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AGRICULTURE: NEGOTIATIONS

Chairperson’s texts 2007

Updated: 4 January 2008

On 17 July 2007, Ambassador Crawford Falconer, chairperson of the agriculture negotiations, circulated his 45-page revised draft “modalities” containing formulas for cutting tariffs and trade-distorting subsidies, and related provisions. The draft is based on WTO member governments’ latest positions in the negotiations and is an assessment of what might be agreed. Its release kicks off another intensive series of meetings for members to try to reach agreement, and probably to amend the draft. (See explanation below).

This followed two “challenges” papers circulated in April and May, containing his ideas on where members’ positions might converge.

(The 17 July release was coordinated with Ambassador Don Stephenson, chairperson of the non-agricultural market access negotiations, who also circulated his revised draft “modalities” paper).

Original mandate: Article 20
 > The Doha mandate
The Doha mandate explained


 See also:
Negotiations gateway
2004 agreed framework
2005 Hong Kong Ministerial Declaration
> More on the modalities phase

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The papers
Browse or download:

 

> Chairperson’s working documents November 2007–January 2008
 

> Revised draft modalities,
Corrected version, 1 August. Browse: html.  > Download, 47 pages: Word 541KB; pdf 228KB
(Earlier version, 17 July 2007. Download, 45 pages: Word 476KB; pdf 169KB)
Listen to the press conference following the release of this text    > help
 

Second set of ‘challenges’ circulated for farm talks,
25 May 2007. Browse: html.  > Download, 15 pages: Word 100KB; pdf 78KB
Listen to the press conference following the release of this text  (29 May 2007)   > help

 

Agriculture chair circulates ‘challenges’ paper,
30 April 2007. Browse: html.  > Download, 28 pages: Word 191KB; pdf 124KB
Listen to the press conference following the release of this text (7 May 2007)  > help

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Explanation
The 17 July 2007 revised draft modalities

What is this paper? This is NOT a “proposal” from the New Zealand ambassador (or from “the WTO”) in the sense that we would normally understand the word “proposal”. In other words, it is NOT his opinion of what would be “good” for world agricultural trade.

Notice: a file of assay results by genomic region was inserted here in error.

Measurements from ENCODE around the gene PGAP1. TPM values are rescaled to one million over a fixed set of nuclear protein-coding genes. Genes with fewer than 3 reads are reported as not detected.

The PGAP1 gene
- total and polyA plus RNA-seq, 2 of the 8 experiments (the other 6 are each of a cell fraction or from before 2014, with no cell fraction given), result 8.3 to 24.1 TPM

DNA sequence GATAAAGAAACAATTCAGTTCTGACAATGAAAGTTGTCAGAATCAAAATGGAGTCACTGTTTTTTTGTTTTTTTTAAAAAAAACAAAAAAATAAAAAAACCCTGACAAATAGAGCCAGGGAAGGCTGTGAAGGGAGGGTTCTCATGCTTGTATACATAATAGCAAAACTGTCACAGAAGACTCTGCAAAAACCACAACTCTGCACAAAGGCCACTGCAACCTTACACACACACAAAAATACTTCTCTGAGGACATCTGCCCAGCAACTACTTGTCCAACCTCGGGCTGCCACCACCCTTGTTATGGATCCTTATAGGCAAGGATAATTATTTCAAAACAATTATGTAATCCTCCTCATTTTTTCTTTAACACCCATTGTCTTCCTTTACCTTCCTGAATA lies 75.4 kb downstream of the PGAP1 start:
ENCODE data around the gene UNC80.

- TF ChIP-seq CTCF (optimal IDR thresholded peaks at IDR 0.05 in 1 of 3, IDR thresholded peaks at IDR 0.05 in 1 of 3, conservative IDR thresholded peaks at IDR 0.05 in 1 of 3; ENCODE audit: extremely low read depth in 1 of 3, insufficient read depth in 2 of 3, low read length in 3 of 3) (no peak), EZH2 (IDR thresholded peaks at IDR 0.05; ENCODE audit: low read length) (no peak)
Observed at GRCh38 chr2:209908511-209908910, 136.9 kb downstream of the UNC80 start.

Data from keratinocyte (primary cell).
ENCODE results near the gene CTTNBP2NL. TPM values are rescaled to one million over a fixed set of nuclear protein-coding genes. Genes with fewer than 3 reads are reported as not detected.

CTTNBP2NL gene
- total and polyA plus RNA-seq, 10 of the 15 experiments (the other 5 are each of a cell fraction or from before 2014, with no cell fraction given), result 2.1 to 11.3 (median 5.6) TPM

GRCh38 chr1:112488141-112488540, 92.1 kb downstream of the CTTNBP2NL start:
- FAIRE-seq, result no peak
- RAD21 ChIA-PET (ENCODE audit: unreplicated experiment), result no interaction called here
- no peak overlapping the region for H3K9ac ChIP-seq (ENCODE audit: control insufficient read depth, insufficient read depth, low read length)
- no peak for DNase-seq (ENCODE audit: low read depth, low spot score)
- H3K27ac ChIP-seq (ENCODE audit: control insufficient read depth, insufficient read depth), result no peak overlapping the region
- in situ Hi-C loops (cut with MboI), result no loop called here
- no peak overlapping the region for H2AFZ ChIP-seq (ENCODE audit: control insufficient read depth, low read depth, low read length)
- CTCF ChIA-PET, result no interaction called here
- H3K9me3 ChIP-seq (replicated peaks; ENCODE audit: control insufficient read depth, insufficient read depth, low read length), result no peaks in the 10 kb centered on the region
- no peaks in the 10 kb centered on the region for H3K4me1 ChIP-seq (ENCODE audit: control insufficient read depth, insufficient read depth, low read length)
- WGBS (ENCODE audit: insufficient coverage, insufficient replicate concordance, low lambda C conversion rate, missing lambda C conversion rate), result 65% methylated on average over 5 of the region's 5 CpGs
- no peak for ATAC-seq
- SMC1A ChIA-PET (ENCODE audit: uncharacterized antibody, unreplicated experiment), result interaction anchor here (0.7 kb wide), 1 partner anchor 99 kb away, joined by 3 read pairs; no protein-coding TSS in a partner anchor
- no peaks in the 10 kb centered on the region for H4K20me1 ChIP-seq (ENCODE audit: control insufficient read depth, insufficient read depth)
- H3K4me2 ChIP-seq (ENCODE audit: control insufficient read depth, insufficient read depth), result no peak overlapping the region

Rather, it is an assessment drawn from WTO member governments’ positions. It is the negotiations’ chairperson’s judgement of what they might be able to agree — based on what they have proposed and debated in over seven years of negotiations and their responses to his previous papers. He has stressed that this is not final. It puts the possible areas of agreement on paper so that members can react and further revise the draft. So this paper kicks off another intensive series of meetings and comment.

What are “modalities”? “Modalities” are ways or methods of doing something. Here, the ultimate objective is for member governments to cut tariffs and subsidies and to make these binding commitments in the WTO. The “modalities” will tell them how to do it, but first the “modalities” have to be agreed.

With 150 members and thousands of products, the simplest way to do this is to agree on formulas for making the cuts. These formulas are at the heart of the “modalities”. Once they have been agreed, governments can apply the formulas to their tariffs and subsidies to set new ceiling commitments.

However in order to agree to the formulas, members want a number of other concerns to be part of the deal. These include flexibility to allow some deviation from the formulas, tighter disciplines to ensure loopholes are plugged and trade-distorting subsidies are not camouflaged in permitted policies, and different treatment for developing countries and some other groups of members.

The result is a document that is considerably more complicated than formulas alone. But the aim is still to strike a deal that enables governments to open their markets and reduce trade-distorting subsidies. These new commitments are to be listed in documents called “schedules” of commitments.


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Earlier texts

  

The first draft of the modalities paper was circulated on 22 June 2006. This reflected work on a series of “reference papers”, which Ambassador Falconer circulated in April–June 2006.

  

A previous draft was circulated by the then chairperson Stuart Harbinson in March 2003 and modified slightly in a 7 July 2003 report to the Trade Negotiations Committee.